Rugge has served on a national commission on Medicaid reform, the state Hospital Review and Planning Council and as a health care advisor to state Governor Mario Cuomo and former President Bill Clinton.
Recently, he helped devise the Adirondack Medical Home Pilot program, which better coordinates care for people of all incomes by boosting the primary physician's role and expedites information between specialists and patients' primary doctors.
In November, the national Family Medical Education Coalition granted Rugge their "Power to Change the World" award for his role in re-engineering health care.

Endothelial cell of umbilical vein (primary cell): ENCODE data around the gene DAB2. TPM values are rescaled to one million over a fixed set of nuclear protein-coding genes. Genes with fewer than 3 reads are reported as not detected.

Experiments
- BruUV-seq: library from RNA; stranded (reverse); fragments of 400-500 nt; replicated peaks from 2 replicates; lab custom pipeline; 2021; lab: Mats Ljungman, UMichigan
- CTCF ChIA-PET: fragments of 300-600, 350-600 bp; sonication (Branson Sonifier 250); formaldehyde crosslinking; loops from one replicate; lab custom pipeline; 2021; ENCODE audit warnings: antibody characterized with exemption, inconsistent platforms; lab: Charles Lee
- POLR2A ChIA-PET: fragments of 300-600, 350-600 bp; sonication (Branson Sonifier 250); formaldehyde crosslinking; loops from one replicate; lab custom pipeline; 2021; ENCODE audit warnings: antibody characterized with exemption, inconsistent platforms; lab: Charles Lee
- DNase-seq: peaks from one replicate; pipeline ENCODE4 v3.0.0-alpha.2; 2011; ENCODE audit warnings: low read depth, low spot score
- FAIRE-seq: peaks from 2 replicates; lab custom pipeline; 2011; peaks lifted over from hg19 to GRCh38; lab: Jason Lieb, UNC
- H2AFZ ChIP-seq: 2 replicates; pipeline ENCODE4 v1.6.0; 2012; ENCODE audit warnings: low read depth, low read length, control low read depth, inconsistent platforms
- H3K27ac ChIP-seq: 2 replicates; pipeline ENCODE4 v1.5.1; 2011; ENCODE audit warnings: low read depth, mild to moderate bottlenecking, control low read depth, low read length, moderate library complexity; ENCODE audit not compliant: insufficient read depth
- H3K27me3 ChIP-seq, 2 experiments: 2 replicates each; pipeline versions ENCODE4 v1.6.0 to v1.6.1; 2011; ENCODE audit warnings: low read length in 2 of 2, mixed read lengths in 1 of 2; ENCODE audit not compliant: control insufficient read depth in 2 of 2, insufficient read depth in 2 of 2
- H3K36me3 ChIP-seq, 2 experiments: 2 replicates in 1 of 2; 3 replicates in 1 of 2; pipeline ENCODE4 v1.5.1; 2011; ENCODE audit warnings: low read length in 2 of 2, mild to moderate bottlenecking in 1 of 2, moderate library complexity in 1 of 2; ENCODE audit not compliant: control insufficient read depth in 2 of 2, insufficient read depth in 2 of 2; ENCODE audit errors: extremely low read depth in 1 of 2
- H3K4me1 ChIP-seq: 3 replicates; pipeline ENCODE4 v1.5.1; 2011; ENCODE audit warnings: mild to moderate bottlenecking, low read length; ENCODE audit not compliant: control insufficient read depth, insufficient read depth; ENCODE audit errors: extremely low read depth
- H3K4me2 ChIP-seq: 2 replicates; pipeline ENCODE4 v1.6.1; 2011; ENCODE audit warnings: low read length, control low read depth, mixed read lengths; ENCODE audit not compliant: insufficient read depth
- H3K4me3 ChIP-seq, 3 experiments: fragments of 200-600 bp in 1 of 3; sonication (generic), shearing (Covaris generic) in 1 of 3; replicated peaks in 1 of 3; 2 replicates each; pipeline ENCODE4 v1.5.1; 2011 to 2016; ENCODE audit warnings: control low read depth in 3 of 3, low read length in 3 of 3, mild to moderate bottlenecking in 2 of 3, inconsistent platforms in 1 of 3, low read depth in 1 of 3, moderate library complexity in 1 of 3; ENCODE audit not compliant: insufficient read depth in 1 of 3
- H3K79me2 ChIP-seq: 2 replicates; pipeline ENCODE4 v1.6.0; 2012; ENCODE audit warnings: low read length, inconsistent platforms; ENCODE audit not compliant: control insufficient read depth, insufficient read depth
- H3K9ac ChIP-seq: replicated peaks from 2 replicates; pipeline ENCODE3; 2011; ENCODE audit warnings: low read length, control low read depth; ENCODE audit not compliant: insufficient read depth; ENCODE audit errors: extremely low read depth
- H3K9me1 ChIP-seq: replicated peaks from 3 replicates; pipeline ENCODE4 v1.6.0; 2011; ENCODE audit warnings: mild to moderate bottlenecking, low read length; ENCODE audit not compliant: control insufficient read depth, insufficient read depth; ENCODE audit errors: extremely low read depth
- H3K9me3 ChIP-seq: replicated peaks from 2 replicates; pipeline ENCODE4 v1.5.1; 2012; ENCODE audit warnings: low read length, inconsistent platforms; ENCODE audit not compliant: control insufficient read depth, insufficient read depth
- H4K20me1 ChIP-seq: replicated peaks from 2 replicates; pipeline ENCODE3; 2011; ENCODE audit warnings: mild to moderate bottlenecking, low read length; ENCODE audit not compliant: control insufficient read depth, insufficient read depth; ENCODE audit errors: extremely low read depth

In accepting the Liberty Bell award last week, Rugge stressed the importance of making sure all receive adequate health care, regardless of income.
"I'm proud to achieve something that should come naturally, to keep the doors of our clinics wide open for everybody, regardless of social status, medical needs or insurance categories," he said.
"If you treat anybody, you need to treat everybody," he said. "You can't live in a small town and say 'you have the wrong kind of insurance' or no insurance and you can't be accepted as a patient."